For those of us who have been in the industry long enough – we know that IT is a hype driven field. New fads and fashions come and go… some residual effect and benefit does remain but it is soon overridden by the next hype. Nothing wrong with this per se.
However, there is a disturbing and predictable pattern. Every hype is presented as the next new thing… everyone is supposed to jump on the bandwagon immediately, get enamored with the cutting edge and reap immediate benefits and gain the “first mover” advantage. Sounds nice. But does not deliver the promised value… in most cases!
The problem is that just because something new, genuinely useful and has been marketed well, does not mean we lose track of what is currently happening. Everyone would want you to be at the cutting edge… but there is gap between where you are and where your hype driven aspirational destination is.
In the process what happens is really sad – for the technology vendors and the customers. It is called a lose – lose situation. Most assume that data is already available in a usable and easy to analyze format – which is absolutely wrong. Usually it is available but in the worst possible format. People spend most of their time cleaning it. What is the point?
This article the beginning of a new series about data. It will cover – data concepts, data gathering, data clean up, effective analytics and finally the psychology of analytics.
Right now, we are in the midst of such situation in the Big Data hype. Therefore, I thought of writing this article to put things in a simplistic yet realistic perspective so that you can assimilate the benefits of the “cutting edge” and move smoothly from where you are to where you want to be.
This article is not for data science geeks. These are few elite class of people who access to sophisticated applications and resources. This article is for billions of users who spend their life in working on data and generating some output – just because boss wanted that report! Even if you are the boss, the story does not change. You DEPEND on people to feed you with reports on a periodic basis. Again a lose-lose situation.
Things have not changed
In Feb 2003, I wrote this article – Business Intelligence without the hype. I just read through it again. The issues I had discussed a decade back were:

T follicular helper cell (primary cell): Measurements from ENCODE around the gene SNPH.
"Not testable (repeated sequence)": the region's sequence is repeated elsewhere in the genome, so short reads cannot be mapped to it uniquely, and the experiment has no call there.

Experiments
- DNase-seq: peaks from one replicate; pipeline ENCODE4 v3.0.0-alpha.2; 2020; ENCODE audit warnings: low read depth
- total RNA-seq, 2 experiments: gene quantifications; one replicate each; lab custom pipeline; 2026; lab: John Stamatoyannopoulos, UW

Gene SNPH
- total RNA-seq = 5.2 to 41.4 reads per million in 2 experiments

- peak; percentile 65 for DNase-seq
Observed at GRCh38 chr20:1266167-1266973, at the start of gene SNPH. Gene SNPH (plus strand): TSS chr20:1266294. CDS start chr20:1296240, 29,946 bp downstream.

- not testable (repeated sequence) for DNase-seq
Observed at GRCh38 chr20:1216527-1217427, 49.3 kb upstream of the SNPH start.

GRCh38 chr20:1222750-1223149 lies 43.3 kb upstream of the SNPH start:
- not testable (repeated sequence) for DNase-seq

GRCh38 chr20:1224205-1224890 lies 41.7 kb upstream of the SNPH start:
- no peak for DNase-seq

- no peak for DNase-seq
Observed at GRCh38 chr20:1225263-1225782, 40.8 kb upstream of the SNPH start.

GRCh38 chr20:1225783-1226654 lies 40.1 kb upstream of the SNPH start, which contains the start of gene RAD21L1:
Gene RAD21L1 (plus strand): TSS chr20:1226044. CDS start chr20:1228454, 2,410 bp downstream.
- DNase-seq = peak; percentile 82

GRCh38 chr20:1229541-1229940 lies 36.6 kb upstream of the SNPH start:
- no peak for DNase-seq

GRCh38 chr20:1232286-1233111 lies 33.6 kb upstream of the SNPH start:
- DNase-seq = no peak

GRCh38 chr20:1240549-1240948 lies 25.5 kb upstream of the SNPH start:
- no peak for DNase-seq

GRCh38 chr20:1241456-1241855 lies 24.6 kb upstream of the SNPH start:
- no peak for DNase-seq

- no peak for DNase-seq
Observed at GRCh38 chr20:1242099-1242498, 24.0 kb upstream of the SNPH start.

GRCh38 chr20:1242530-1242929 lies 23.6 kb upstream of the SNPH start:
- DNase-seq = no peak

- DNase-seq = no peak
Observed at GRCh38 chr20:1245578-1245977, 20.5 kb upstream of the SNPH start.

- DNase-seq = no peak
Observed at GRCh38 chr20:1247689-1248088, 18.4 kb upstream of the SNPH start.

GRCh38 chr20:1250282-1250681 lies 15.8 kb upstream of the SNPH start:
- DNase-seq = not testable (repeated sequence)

- Lack of user awareness
- Poor database design
- Underutilization of existing reports
- Excessive features lead to user inundation—not empowerment
- Statutory reporting as a habit
- Slow reports with large amount of data
- Slow response to report enhancement requests by IT/vendor
- Geographically scattered information
- Proactive rather than reactive utility of information
- Manual/semi-automated heterogeneous data processing
- BI Initiatives do not progress beyond a department
- Vendor / IT dependence
Practically all of these issues are applicable even today. Of course, the hardware and software capabilities and bandwidth have increased significantly. But the core problems continue.
The same thing is likely to happen to this new phenomenon called Big Data. Immensely useful, but it will be misused and underused till the fashion season is over.
That is called Lost Opportunity – Low Return on Investment – Potential / Accrual Gap… Many names … recurring problem!
This article is not related to the WSJ article
Big Data’s Big Problem was an article published in The Wall Street Journal in Feb 2012 written by Ben Rooney. This article primarily discusses the shortage of skilled resources in the field of data science or Big Data. Over the last two years, I am sure more resources are available. I am not discussing the skills shortage problem in this article.
Technical perception: Input >> Output
The divide between technical people and business people will remain. In fact, I see that it is growing rather than shrinking. But that is a subject for another article.